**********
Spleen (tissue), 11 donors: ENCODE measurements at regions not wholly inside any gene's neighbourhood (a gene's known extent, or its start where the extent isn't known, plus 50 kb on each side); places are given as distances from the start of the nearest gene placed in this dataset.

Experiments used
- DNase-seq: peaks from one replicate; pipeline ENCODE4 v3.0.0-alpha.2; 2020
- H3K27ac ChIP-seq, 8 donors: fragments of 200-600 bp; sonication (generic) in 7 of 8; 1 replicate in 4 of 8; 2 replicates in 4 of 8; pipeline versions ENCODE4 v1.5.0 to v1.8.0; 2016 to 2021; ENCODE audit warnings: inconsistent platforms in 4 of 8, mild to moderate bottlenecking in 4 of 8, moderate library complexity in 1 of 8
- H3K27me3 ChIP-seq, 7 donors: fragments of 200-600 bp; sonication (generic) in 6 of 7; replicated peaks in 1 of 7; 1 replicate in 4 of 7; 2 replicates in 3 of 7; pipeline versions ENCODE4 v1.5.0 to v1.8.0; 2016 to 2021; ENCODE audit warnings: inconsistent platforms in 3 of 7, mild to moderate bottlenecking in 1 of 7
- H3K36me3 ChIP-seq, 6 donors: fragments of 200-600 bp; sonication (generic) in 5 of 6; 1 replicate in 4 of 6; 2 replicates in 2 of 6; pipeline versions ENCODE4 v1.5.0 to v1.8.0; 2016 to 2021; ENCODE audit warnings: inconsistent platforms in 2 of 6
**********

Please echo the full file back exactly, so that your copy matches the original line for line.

Spleen (tissue), 11 donors: ENCODE measurements at regions not wholly inside any gene's neighbourhood (a gene's known extent, or its start where the extent isn't known, plus 50 kb on each side); places are given as distances from the start of the nearest gene placed in this dataset.

Experiments used
- DNase-seq: peaks from one replicate; pipeline ENCODE4 v3.0.0-alpha.2; 2020
- H3K27ac ChIP-seq, 8 donors: fragments of 200-600 bp; sonication (generic) in 7 of 8; 1 replicate in 4 of 8; 2 replicates in 4 of 8; pipeline versions ENCODE4 v1.5.0 to v1.8.0; 2016 to 2021; ENCODE audit warnings: inconsistent platforms in 4 of 8, mild to moderate bottlenecking in 4 of 8, moderate library complexity in 1 of 8
- H3K27me3 ChIP-seq, 7 donors: fragments of 200-600 bp; sonication (generic) in 6 of 7; replicated peaks in 1 of 7; 1 replicate in 4 of 7; 2 replicates in 3 of 7; pipeline versions ENCODE4 v1.5.0 to v1.8.0; 2016 to 2021; ENCODE audit warnings: inconsistent platforms in 3 of 7, mild to moderate bottlenecking in 1 of 7
- H3K36me3 ChIP-seq, 6 donors: fragments of 200-600 bp; sonication (generic) in 5 of 6; 1 replicate in 4 of 6; 2 replicates in 2 of 6; pipeline versions ENCODE4 v1.5.0 to v1.8.0; 2016 to 2021; ENCODE audit warnings: inconsistent platforms in 2 of 6